By P Gosselin on 22. May 2021
If you repeat a truth often enough, then it stays that way.
Comprehensive analyses of data again show no link between rising CO2 and tropical storm intensity or frequency. It’s important to repeat that regularly.
The latest comes from statistics expert, Zoe Phin, who looks at the alarmists’ claim that increasing CO2 emissions are leading to more frequent and intense Atlantic hurricanes.
Alarmist claims cost nothing, and so easily made. Zoe Phin looks at whether the hurricane alarmist claim holds up.
First Zoe looked at the (HURDAT2) data to find out if the first of the two claims (increasing frequency) is true. At first glance it would appear so.
But Zoe asks if the method of measuring the frequency really is sensible and if it maybe weren’t better to measure the amount of time the Atlantic spends in hurricane mode? To find out, Zoe plotted the hurricane hours data and the 10-year moving average:
Source: Zoe Phin.
From the data, Zoe concludes: “The amount of hours of hurricanes per year shows absolutely no trend!”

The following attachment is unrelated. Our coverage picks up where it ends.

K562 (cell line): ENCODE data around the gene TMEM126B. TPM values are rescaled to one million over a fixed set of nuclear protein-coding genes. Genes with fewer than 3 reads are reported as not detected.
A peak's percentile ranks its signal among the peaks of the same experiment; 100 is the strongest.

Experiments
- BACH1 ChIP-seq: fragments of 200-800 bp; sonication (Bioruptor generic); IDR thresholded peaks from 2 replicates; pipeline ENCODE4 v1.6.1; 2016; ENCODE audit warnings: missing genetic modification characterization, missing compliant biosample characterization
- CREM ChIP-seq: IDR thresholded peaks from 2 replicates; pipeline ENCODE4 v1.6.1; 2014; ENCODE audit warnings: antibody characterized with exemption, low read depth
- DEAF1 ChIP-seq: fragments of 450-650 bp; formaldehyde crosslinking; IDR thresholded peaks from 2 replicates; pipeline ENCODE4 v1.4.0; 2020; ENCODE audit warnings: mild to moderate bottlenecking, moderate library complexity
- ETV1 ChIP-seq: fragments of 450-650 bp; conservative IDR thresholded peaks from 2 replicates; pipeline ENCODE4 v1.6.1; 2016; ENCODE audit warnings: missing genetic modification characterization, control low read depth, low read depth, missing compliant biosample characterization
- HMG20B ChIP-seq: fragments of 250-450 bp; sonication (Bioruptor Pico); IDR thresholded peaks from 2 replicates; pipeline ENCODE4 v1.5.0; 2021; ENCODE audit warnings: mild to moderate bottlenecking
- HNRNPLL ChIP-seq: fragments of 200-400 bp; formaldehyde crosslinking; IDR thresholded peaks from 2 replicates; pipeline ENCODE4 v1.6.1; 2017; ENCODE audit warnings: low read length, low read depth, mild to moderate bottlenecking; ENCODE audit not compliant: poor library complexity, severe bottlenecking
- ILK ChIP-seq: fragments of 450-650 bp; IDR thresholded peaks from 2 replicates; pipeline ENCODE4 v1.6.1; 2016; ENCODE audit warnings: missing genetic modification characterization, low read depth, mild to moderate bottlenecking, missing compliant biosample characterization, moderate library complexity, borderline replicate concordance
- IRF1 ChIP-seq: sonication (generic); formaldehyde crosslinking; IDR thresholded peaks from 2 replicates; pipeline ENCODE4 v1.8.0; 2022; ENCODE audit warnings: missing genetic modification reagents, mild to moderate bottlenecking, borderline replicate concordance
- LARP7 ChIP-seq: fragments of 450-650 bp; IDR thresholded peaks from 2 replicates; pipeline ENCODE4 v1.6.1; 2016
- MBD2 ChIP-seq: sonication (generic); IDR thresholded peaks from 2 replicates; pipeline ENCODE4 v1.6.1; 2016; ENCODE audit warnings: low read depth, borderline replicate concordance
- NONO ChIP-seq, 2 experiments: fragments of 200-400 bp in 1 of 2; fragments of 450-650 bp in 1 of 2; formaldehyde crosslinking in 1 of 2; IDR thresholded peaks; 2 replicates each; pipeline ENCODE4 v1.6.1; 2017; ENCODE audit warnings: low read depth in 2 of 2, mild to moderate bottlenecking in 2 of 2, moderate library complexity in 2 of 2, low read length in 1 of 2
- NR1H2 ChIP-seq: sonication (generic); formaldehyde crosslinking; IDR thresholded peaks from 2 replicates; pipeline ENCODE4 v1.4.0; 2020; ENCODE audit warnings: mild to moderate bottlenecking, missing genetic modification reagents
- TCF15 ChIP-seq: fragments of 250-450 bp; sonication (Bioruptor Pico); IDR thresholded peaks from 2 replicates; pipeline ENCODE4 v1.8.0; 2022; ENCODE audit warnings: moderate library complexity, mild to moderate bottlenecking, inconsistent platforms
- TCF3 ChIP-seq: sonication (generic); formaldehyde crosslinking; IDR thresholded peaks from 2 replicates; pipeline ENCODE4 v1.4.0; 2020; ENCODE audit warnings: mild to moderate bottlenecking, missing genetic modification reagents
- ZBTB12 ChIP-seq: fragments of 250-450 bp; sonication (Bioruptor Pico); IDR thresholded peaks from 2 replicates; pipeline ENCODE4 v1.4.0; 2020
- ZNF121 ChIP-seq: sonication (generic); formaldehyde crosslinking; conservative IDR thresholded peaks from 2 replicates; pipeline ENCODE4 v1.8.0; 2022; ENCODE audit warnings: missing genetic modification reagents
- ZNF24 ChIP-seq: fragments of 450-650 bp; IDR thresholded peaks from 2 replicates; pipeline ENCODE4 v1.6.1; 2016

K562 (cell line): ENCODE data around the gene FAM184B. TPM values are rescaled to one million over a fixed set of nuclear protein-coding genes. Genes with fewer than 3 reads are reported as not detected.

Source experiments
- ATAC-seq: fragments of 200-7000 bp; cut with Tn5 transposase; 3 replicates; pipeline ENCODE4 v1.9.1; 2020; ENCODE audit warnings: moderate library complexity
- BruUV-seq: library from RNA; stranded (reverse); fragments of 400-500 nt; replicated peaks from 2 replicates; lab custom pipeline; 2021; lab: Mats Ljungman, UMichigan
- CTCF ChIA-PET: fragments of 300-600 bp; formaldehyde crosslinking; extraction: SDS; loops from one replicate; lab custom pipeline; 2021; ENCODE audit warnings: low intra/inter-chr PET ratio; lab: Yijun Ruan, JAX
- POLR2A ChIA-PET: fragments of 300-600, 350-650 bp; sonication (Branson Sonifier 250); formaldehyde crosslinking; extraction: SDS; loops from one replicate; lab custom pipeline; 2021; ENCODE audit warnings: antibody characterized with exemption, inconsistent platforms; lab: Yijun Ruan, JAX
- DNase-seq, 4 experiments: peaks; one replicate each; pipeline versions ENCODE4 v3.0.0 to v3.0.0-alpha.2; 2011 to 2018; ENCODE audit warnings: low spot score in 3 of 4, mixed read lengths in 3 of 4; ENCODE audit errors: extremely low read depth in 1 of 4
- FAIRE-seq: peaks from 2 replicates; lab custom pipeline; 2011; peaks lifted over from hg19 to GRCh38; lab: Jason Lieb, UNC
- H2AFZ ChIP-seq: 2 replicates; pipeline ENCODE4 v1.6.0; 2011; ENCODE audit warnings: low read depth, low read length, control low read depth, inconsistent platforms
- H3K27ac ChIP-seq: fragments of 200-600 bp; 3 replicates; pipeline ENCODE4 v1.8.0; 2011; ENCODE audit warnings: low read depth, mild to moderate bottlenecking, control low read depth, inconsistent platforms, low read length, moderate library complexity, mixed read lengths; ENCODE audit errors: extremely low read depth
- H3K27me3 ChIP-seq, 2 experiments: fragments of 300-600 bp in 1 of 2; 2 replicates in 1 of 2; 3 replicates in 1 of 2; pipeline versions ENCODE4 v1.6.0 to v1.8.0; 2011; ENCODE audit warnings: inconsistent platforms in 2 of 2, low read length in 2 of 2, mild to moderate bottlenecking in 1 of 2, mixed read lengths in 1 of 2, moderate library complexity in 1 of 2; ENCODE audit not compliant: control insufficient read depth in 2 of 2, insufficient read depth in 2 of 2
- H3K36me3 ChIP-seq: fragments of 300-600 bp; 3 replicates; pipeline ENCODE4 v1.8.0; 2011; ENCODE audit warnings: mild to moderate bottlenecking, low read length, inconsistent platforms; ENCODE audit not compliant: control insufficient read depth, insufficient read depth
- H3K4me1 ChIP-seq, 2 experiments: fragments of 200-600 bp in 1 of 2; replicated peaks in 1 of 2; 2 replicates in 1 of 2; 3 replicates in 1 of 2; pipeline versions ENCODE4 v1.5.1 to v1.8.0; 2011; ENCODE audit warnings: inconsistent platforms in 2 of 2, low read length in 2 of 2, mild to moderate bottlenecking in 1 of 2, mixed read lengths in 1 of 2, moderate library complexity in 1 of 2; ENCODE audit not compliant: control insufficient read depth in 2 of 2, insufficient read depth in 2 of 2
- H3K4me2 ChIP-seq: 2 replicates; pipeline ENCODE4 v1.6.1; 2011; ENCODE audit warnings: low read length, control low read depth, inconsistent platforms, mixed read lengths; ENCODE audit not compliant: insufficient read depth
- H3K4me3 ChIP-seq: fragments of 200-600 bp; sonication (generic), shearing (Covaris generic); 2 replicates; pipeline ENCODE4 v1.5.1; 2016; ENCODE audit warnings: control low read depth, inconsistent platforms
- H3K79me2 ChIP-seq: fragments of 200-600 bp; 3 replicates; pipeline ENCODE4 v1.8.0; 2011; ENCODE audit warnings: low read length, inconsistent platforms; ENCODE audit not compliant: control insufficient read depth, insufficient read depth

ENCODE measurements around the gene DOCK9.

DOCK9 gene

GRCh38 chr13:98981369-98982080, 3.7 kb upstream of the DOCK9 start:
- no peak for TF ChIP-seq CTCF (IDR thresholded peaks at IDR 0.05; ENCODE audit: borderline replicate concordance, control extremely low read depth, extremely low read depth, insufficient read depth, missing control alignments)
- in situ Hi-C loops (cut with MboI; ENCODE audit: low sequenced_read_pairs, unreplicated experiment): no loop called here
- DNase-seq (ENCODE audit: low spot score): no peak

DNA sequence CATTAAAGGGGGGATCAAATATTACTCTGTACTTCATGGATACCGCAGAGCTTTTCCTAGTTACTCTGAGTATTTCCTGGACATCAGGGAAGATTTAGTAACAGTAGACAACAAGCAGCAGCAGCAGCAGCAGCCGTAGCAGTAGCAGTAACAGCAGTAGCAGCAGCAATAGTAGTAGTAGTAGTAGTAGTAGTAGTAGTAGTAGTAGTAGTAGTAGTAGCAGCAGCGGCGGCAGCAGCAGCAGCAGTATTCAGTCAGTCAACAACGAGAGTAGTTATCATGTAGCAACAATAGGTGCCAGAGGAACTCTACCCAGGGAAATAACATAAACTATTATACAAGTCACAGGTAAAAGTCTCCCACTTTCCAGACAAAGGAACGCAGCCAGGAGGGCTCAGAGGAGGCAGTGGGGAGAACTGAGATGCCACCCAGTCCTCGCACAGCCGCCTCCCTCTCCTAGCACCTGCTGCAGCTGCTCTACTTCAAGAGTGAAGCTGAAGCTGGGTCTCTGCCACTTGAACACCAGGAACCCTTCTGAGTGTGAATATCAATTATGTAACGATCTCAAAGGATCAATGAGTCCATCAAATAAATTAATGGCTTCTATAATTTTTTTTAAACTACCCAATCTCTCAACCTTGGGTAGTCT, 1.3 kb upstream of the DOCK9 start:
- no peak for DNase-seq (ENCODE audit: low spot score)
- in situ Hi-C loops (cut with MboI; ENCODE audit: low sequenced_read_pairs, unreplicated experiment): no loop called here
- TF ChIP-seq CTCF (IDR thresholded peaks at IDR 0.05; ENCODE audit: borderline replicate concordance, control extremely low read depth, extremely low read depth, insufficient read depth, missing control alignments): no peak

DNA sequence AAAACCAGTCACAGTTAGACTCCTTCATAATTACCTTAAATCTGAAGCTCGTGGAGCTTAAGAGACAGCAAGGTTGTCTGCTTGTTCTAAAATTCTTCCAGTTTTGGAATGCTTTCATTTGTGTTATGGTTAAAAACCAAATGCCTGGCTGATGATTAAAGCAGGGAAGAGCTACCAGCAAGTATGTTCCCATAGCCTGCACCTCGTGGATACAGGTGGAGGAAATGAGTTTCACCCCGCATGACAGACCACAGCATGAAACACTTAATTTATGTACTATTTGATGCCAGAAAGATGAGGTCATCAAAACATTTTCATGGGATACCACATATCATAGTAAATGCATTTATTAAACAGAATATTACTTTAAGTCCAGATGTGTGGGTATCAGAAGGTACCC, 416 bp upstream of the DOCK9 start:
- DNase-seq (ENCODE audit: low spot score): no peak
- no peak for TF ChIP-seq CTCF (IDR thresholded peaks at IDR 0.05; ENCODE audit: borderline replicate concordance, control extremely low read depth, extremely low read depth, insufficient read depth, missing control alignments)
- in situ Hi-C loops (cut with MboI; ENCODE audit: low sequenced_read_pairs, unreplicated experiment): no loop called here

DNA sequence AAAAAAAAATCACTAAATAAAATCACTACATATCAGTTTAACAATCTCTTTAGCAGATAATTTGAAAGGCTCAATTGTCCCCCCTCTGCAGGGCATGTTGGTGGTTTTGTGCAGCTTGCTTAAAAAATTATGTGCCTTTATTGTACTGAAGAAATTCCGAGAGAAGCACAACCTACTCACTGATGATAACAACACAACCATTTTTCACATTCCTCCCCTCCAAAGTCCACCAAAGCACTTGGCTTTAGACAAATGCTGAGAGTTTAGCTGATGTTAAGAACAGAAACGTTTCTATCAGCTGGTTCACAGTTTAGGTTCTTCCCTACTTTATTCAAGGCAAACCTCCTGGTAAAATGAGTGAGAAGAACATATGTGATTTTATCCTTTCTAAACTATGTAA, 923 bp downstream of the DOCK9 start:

Next she looks at the second claim: hurricane intensity is getting worse – thus potentially more destructive.
To find out Zoe sensibly uses the hurricane’s lowest pressure as a proxy. “The lower the pressure the more intense the storm.”
She plots the data for all the hurricanes, their corresponding lowest lowest pressure values:
Source: Zoe Phin.
No trend in 170 years!
There was an upward trend from 1970 to about 2005, but then intensity waned even as CO2 concentrations in the atmosphere climbed steadily. The peak level at about 2005 was very like in the 1920s, some 100 years ago when CO2 was much lower.
Zoe summarizes her findings:
There is absolutely no trend in hurricane intensity in nearly 170 years!
Clearly, climate alarmists are wrong in regard to Atlantic hurricanes.”
Confirmed by other independent results
Zoe’s results of course come as no surprise to those who look at the data.
Other leading scientists have reached the same conclusions: Hurricanes have not been getting stronger or more frequent. For example, Klotzbach et al (2018):
Or Dr. Ryan Maue on global cyclone activity since 1970, who cites Dr. Roger Pielke Jr.:
Or Zhao et al 2018 on western north Pacific cyclones:
Japan seeing downward cyclone trend
Another example comes from Japanese NTZ contributor, Kirye, who plotted the Japan Meteorological Agency (JMA) data on Pacific typhoons:
Data source: JMA
Alarmists obviously in la-la land
Clearly arguing with alarmists on this subject is a waste of time. The data are in and the results are pretty clear: CO2 is not driving much of anything, let alone typhoons.
via Watts Up With That?
May 23, 2021